Above normal hurricane season could bring summer of natural disasters to the US

The 2024 Atlantic hurricane season will be above normal amid very warm ocean temperatures, the National Oceanic and Atmospheric Administration has predicted, leading some scientists to warn of a summer of natural disasters caused by powerful storms.

The hurricane season, which runs from June 1 to Nov. 30 this year, could have an 85 percent chance of an above-normal season, the federal weather agency said Thursday.

Reasons for the unusual season include near-record warm ocean temperatures in the Atlantic Ocean, the development of La Nia conditions in the Pacific, reduced Atlantic trade winds and less wind shear, all of which tend to favor the formation of tropical storms .

The strongest El Nio, a Pacific Ocean weather phenomenon in which the surface water temperature is warmest ever observed, is coming to an end, leading to La Nia conditions that increase the number and intensity of hurricanes.

Noaa predicts between 17 and 25 named storms in total, with winds of 39 mph or higher. Of these, eight to 13 are forecast to become hurricanes, with winds of 74 mph or higher, including four to seven major hurricanes (Category 3, 4 or 5; with winds of 111 mph or higher).

The Union of Concerned Scientists responded to Noah’s dire prediction.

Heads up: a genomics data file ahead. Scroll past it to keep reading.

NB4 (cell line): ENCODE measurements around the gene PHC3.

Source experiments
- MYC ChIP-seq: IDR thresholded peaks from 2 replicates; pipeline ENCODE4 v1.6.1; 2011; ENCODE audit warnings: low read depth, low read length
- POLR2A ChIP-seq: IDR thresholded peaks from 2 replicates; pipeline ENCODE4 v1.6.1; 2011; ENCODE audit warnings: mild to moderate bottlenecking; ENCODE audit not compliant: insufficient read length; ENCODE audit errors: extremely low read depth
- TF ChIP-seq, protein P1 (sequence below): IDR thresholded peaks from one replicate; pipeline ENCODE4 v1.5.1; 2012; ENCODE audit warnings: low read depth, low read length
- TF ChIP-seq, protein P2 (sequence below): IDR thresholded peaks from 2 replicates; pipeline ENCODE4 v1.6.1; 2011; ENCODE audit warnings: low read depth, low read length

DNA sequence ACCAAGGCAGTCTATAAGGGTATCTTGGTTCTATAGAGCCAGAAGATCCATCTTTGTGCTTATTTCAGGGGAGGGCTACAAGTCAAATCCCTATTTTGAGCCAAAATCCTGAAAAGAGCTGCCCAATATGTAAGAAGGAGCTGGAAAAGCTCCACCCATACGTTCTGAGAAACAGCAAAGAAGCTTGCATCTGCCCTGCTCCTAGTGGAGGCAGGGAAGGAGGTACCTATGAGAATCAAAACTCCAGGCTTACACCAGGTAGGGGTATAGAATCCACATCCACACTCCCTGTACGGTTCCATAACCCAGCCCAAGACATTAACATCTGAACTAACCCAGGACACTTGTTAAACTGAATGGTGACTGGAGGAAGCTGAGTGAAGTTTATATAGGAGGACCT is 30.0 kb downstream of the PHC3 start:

As a climate scientist who tracks hurricane activity, I understand that the fun-filled summer season has increasingly become a time of fear for the dangers that lie ahead, said Astrid Caldas, a senior climate scientist for community resilience at UCS.

The people and places that find themselves in the path of a tropical storm can attest to its utter and lasting devastation, which often hits communities of color and low-income communities hardest.

Rising sea levels and severe hurricane seasons have battered coastal communities, leading to massive loss of life and property.

Caldas added: US coastal communities are tired of crossing their fingers and hoping that these record-breaking, epic-sized storms move away from their homes, dissipate or spin over the Atlantic. It is imperative that local, state, and federal policymakers and emergency planners help keep communities safe by prioritizing investments to make homes, businesses, and infrastructure in frontline communities climate-ready and prepared to ensure a quick and fair recovery in the event of a disaster.

Caldas also called for a policy to reduce the heat emissions that are driving the climate crisis.

#normal #hurricane #season #bring #summer #natural #disasters
Image Source : www.theguardian.com

Leave a Comment